The Kindle Fire is burning up the charts.
Purported pre-sales of the newly announced Kindle Fire by Amazon suggest the tablet is on track to outsell the iPad in first-month sales. If accurate, that’s big -- really big. So far, competing brands have done nothing to rival Apple’s splash nor dominance of the growing tablet market. The Fire is the first real competitor.
Apple iPad sales are as brisk as ever, of course, but there’s plenty of reason for the excitement surrounding the all-new, color screen, touch-enabled Kindle Fire. To borrow an Apple word, it’s different. But it’s also similar enough to the iPad that a lot of consumers might view it as a worthy alternative -- indeed, something better.
1. Eye-popping affordability. At $199, the Kindle Fire sells for less than half the price of the iPad, which starts at $500. So for every entry-level iPad bought and sold, you could buy two and a half Fires. That alone is turning heads, especially since the previously released and uninspired iPad clones have tried to charge as much as Apple for a much less desired product.
2. A lot more content. Content is king. And iPad may be king of the apps, but Kindle Fire bests it considerably by volume of content. The Fire will have immediate access to the 18 million movies, TV shows, songs, magazines, and books already available on Amazon’s easy-to-browse virtual shelves.
Apple doesn't cite how many TV shows or songs are available, but the number appears to be far less in anecdotal searches.
Want to rent instead of buy? There’s an app ... er, a solution for that, too: 10,000 movies and TV shows can be streamed instantly. Those numbers are huge, and growing every day.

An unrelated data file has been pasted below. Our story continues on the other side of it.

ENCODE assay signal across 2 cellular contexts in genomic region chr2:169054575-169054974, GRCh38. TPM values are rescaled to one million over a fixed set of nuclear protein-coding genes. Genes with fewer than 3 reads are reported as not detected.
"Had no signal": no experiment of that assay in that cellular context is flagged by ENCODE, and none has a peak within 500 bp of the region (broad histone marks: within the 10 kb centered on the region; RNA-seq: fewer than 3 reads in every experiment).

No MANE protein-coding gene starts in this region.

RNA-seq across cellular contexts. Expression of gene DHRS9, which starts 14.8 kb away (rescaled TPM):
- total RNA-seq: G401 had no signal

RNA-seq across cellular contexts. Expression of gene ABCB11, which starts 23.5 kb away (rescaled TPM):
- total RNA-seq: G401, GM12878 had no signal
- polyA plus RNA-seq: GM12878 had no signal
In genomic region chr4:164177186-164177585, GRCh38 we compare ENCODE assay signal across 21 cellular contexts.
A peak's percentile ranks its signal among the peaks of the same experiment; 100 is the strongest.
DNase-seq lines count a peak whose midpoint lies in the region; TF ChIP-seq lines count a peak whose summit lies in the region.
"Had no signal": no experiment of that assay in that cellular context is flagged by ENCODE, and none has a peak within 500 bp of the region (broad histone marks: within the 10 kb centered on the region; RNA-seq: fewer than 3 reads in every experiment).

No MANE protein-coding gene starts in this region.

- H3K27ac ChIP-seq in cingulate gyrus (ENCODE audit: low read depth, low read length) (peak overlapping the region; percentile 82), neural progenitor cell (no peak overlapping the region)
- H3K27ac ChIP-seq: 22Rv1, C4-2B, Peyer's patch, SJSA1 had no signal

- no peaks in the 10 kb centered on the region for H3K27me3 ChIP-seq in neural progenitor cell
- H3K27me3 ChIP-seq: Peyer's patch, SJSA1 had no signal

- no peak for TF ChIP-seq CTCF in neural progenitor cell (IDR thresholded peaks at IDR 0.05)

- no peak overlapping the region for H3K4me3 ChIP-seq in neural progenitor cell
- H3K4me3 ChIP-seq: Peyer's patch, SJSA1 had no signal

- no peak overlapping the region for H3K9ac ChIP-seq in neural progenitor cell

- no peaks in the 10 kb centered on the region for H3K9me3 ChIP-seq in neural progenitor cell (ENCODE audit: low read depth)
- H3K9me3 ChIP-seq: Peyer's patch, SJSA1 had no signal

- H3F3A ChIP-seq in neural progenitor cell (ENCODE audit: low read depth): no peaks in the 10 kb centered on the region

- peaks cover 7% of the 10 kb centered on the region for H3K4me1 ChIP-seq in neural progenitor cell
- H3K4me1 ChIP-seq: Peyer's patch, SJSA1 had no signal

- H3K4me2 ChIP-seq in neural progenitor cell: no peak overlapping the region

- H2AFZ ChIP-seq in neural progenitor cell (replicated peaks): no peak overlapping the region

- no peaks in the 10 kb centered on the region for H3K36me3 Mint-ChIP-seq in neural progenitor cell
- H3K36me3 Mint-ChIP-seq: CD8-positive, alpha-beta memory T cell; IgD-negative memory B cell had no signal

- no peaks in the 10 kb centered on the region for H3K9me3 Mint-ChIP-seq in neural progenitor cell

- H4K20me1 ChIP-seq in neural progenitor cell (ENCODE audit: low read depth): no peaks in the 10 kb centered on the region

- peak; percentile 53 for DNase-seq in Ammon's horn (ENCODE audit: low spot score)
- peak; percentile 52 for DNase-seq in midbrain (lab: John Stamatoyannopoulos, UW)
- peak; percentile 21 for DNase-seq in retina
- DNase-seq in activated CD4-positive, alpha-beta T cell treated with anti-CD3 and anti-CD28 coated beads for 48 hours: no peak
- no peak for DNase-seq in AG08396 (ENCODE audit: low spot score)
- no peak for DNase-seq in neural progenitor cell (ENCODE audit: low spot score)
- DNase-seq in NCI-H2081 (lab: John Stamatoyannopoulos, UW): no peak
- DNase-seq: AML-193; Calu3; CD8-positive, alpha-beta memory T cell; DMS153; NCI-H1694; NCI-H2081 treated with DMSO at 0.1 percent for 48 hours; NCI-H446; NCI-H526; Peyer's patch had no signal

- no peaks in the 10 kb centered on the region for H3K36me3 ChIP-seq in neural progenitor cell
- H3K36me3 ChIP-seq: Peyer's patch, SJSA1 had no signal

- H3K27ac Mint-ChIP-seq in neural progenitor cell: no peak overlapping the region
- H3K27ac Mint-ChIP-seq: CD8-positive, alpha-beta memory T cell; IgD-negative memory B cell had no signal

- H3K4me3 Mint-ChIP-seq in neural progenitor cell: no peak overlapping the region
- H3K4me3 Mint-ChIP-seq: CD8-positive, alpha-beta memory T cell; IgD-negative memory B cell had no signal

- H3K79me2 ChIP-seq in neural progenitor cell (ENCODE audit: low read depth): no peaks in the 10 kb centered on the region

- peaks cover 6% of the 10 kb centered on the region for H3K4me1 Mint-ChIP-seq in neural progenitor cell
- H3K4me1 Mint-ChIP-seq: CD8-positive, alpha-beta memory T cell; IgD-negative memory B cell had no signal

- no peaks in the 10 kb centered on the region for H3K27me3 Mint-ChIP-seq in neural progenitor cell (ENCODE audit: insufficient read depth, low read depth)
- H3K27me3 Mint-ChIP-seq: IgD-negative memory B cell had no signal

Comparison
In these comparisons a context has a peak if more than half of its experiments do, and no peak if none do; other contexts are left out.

3. Free storage. If you want to take all your content with you, the entry-level iPad and its puny 16 gig storage drive leaves a lot to be desired. You can buy more, but it’ll cost you. Which is why the Fire’s sales pitch -- free cloud storage for all your Amazon content -- is so enticing, especially since Amazon is already the no. 1 digital bookstore, the no. 2 mp3 store (behind Apple), and high on the list in other categories.
For content you don't buy from Amazon, there are about 6 gigs of free space on the Fire to do with as you please.
4. Democratized apps. One of the biggest knocks on the Apple AppStore is that it’s a closed system—if Apple doesn’t like your stuff, no app for you. One of the biggest knocks on the Google Android software powering nearly every other tablet out there is that it's too open—you’re required to sift through a lot of junk to get to the goods.
The Kindle Fire hopes to bridge that gap with the Amazon Appstore, which remains open like Android, but only makes available the very best and most popular apps from the open market. The result: More free apps without the hassle, the best of both worlds approach.
5. Easier to hold. The 10-inch iPad is a lot of fun, but hard to handle with one hand due to its weight and size. The 6-inch Kindle reader, on the other hand, is a lot easier to hold. With only one hand, you can hold it for several hours without fatigue. The new 7-inch Kindle Fire promises the same: capable of being held with one hand, lighter than the iPad, and a lot more portable.
All of those pros don’t come without sacrifices, however. The Fire’s screen is 3” smaller than the iPad, which might not make it as ideal a device for watching movies or playing HD games (that’s to be seen, though). Furthermore, the Fire lacks a lens and microphone, so it won’t be able to snap photos, shoot video, or accept video calls.
But for $300 less, those are things I bet a lot of people can live without.
The Kindle Fire goes on sale Nov. 15 for $199.
About the author: Blake Snow is a freelance writer, media consultant, and proud owner of both the iPad and 3G Kindle. He lives in Utah with his family. Contact information and clippings can be found on his website: blakesnow.com